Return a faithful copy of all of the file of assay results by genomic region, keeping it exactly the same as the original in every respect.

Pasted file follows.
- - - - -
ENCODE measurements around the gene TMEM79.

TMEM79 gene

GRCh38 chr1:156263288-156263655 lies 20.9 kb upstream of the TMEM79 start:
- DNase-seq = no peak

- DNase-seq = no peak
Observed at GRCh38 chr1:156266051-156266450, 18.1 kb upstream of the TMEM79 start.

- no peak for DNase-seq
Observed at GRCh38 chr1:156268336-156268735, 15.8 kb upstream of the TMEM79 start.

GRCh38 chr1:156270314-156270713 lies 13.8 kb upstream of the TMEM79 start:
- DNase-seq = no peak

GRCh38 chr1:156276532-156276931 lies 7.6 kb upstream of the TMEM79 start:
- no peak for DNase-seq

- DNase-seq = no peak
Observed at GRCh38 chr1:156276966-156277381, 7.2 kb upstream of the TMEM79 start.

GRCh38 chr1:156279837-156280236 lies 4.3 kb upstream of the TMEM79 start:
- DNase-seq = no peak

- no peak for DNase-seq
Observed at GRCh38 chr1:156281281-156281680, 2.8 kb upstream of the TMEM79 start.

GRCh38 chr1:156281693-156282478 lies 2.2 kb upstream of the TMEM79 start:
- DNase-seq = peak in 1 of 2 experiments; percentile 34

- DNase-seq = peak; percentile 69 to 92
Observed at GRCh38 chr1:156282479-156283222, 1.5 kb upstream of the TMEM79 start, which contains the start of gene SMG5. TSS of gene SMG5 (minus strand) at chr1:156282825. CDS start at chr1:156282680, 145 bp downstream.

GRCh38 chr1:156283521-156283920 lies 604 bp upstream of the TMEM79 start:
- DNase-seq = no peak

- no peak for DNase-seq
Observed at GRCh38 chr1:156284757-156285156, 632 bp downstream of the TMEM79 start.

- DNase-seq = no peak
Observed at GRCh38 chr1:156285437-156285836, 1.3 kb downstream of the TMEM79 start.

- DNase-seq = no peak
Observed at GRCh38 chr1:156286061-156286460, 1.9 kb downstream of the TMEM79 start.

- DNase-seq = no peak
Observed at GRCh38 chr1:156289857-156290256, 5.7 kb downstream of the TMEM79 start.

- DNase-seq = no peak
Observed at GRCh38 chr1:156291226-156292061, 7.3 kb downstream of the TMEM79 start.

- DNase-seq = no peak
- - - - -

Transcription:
ENCODE measurements around the gene TMEM79.

TMEM79 gene

GRCh38 chr1:156263288-156263655 lies 20.9 kb upstream of the TMEM79 start:
- DNase-seq = no peak

- DNase-seq = no peak
Observed at GRCh38 chr1:156266051-156266450, 18.1 kb upstream of the TMEM79 start.

- no peak for DNase-seq
Observed at GRCh38 chr1:156268336-156268735, 15.8 kb upstream of the TMEM79 start.

GRCh38 chr1:156270314-156270713 lies 13.8 kb upstream of the TMEM79 start:
- DNase-seq = no peak

GRCh38 chr1:156276532-156276931 lies 7.6 kb upstream of the TMEM79 start:
- no peak for DNase-seq

- DNase-seq = no peak
Observed at GRCh38 chr1:156276966-156277381, 7.2 kb upstream of the TMEM79 start.

GRCh38 chr1:156279837-156280236 lies 4.3 kb upstream of the TMEM79 start:
- DNase-seq = no peak

- no peak for DNase-seq
Observed at GRCh38 chr1:156281281-156281680, 2.8 kb upstream of the TMEM79 start.

GRCh38 chr1:156281693-156282478 lies 2.2 kb upstream of the TMEM79 start:
- DNase-seq = peak in 1 of 2 experiments; percentile 34

- DNase-seq = peak; percentile 69 to 92
Observed at GRCh38 chr1:156282479-156283222, 1.5 kb upstream of the TMEM79 start, which contains the start of gene SMG5. TSS of gene SMG5 (minus strand) at chr1:156282825. CDS start at chr1:156282680, 145 bp downstream.

GRCh38 chr1:156283521-156283920 lies 604 bp upstream of the TMEM79 start:
- DNase-seq = no peak

- no peak for DNase-seq
Observed at GRCh38 chr1:156284757-156285156, 632 bp downstream of the TMEM79 start.

- DNase-seq = no peak
Observed at GRCh38 chr1:156285437-156285836, 1.3 kb downstream of the TMEM79 start.

- DNase-seq = no peak
Observed at GRCh38 chr1:156286061-156286460, 1.9 kb downstream of the TMEM79 start.

- DNase-seq = no peak
Observed at GRCh38 chr1:156289857-156290256, 5.7 kb downstream of the TMEM79 start.

- DNase-seq = no peak
Observed at GRCh38 chr1:156291226-156292061, 7.3 kb downstream of the TMEM79 start.

- DNase-seq = no peak